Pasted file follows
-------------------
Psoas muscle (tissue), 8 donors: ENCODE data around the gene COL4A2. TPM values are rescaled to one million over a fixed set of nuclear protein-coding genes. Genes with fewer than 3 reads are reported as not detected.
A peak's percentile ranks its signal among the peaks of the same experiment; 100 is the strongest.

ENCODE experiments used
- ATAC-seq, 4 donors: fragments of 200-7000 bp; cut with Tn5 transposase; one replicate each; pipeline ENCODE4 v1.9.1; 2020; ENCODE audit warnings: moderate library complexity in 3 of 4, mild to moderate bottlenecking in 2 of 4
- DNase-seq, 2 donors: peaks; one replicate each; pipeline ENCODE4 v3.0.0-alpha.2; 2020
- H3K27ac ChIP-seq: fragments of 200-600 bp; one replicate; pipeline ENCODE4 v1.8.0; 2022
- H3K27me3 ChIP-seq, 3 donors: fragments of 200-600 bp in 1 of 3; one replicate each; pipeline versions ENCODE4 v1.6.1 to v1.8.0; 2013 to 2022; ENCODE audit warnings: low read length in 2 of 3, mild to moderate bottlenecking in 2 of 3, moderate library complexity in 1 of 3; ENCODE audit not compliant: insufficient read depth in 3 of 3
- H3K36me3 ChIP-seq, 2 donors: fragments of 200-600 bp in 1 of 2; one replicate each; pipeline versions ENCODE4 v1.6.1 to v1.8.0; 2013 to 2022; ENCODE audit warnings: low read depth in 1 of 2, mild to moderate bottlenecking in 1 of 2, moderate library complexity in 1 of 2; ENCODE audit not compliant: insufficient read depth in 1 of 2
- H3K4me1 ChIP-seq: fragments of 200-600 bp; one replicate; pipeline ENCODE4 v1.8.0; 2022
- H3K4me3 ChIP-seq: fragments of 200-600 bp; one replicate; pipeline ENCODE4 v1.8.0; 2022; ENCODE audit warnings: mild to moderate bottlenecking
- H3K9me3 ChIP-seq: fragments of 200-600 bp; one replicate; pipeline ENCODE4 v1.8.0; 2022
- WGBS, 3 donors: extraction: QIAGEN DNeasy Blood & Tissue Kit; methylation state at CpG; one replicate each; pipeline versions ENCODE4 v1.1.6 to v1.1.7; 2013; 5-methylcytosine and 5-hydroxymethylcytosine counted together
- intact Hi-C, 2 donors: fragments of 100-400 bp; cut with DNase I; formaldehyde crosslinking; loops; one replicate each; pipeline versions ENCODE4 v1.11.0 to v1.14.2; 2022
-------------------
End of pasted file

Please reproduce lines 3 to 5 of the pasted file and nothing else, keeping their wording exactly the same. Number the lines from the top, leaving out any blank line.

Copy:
ENCODE experiments used
- ATAC-seq, 4 donors: fragments of 200-7000 bp; cut with Tn5 transposase; one replicate each; pipeline ENCODE4 v1.9.1; 2020; ENCODE audit warnings: moderate library complexity in 3 of 4, mild to moderate bottlenecking in 2 of 4
- DNase-seq, 2 donors: peaks; one replicate each; pipeline ENCODE4 v3.0.0-alpha.2; 2020